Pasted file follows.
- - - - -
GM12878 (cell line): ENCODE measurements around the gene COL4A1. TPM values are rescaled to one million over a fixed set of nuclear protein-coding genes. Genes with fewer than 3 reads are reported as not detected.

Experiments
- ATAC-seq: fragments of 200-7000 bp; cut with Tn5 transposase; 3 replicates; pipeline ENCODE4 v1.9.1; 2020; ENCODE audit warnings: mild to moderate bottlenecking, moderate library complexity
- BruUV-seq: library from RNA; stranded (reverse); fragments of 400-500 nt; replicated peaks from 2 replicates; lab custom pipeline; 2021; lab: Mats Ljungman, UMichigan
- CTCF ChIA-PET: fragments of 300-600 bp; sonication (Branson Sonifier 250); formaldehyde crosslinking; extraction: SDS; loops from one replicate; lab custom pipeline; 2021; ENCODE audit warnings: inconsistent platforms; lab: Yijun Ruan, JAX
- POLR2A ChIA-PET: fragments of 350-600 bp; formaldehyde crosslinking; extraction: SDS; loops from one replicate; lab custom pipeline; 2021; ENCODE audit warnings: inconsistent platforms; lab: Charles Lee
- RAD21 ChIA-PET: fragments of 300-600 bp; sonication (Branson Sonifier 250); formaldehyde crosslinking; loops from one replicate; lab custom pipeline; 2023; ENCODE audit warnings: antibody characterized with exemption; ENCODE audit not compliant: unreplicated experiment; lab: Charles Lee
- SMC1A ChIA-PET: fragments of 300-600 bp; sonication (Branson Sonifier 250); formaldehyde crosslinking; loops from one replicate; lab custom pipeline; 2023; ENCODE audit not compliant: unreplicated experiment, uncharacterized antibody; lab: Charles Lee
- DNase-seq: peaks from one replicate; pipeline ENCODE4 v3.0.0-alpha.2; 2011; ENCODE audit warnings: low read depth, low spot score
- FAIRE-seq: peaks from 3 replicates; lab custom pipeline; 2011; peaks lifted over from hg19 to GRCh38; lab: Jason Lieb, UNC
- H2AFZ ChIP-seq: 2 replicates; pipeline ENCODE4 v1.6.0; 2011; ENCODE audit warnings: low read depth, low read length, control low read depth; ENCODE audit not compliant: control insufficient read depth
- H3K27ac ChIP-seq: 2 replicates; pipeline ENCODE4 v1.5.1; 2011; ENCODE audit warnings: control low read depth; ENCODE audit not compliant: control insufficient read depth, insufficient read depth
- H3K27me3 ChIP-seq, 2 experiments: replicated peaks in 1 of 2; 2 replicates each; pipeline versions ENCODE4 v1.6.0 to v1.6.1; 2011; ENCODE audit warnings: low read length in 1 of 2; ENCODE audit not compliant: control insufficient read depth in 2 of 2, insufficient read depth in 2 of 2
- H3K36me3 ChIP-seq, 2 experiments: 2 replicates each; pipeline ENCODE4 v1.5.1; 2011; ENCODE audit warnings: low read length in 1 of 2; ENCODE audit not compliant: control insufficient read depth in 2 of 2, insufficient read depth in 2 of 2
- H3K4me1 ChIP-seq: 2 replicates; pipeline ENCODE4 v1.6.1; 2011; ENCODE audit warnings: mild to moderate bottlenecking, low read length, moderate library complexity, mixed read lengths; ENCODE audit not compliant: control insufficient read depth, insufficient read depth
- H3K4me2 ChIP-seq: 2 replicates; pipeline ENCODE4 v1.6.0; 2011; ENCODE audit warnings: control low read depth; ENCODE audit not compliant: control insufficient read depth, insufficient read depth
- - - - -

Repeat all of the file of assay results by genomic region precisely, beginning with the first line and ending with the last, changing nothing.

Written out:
GM12878 (cell line): ENCODE measurements around the gene COL4A1. TPM values are rescaled to one million over a fixed set of nuclear protein-coding genes. Genes with fewer than 3 reads are reported as not detected.

Experiments
- ATAC-seq: fragments of 200-7000 bp; cut with Tn5 transposase; 3 replicates; pipeline ENCODE4 v1.9.1; 2020; ENCODE audit warnings: mild to moderate bottlenecking, moderate library complexity
- BruUV-seq: library from RNA; stranded (reverse); fragments of 400-500 nt; replicated peaks from 2 replicates; lab custom pipeline; 2021; lab: Mats Ljungman, UMichigan
- CTCF ChIA-PET: fragments of 300-600 bp; sonication (Branson Sonifier 250); formaldehyde crosslinking; extraction: SDS; loops from one replicate; lab custom pipeline; 2021; ENCODE audit warnings: inconsistent platforms; lab: Yijun Ruan, JAX
- POLR2A ChIA-PET: fragments of 350-600 bp; formaldehyde crosslinking; extraction: SDS; loops from one replicate; lab custom pipeline; 2021; ENCODE audit warnings: inconsistent platforms; lab: Charles Lee
- RAD21 ChIA-PET: fragments of 300-600 bp; sonication (Branson Sonifier 250); formaldehyde crosslinking; loops from one replicate; lab custom pipeline; 2023; ENCODE audit warnings: antibody characterized with exemption; ENCODE audit not compliant: unreplicated experiment; lab: Charles Lee
- SMC1A ChIA-PET: fragments of 300-600 bp; sonication (Branson Sonifier 250); formaldehyde crosslinking; loops from one replicate; lab custom pipeline; 2023; ENCODE audit not compliant: unreplicated experiment, uncharacterized antibody; lab: Charles Lee
- DNase-seq: peaks from one replicate; pipeline ENCODE4 v3.0.0-alpha.2; 2011; ENCODE audit warnings: low read depth, low spot score
- FAIRE-seq: peaks from 3 replicates; lab custom pipeline; 2011; peaks lifted over from hg19 to GRCh38; lab: Jason Lieb, UNC
- H2AFZ ChIP-seq: 2 replicates; pipeline ENCODE4 v1.6.0; 2011; ENCODE audit warnings: low read depth, low read length, control low read depth; ENCODE audit not compliant: control insufficient read depth
- H3K27ac ChIP-seq: 2 replicates; pipeline ENCODE4 v1.5.1; 2011; ENCODE audit warnings: control low read depth; ENCODE audit not compliant: control insufficient read depth, insufficient read depth
- H3K27me3 ChIP-seq, 2 experiments: replicated peaks in 1 of 2; 2 replicates each; pipeline versions ENCODE4 v1.6.0 to v1.6.1; 2011; ENCODE audit warnings: low read length in 1 of 2; ENCODE audit not compliant: control insufficient read depth in 2 of 2, insufficient read depth in 2 of 2
- H3K36me3 ChIP-seq, 2 experiments: 2 replicates each; pipeline ENCODE4 v1.5.1; 2011; ENCODE audit warnings: low read length in 1 of 2; ENCODE audit not compliant: control insufficient read depth in 2 of 2, insufficient read depth in 2 of 2
- H3K4me1 ChIP-seq: 2 replicates; pipeline ENCODE4 v1.6.1; 2011; ENCODE audit warnings: mild to moderate bottlenecking, low read length, moderate library complexity, mixed read lengths; ENCODE audit not compliant: control insufficient read depth, insufficient read depth
- H3K4me2 ChIP-seq: 2 replicates; pipeline ENCODE4 v1.6.0; 2011; ENCODE audit warnings: control low read depth; ENCODE audit not compliant: control insufficient read depth, insufficient read depth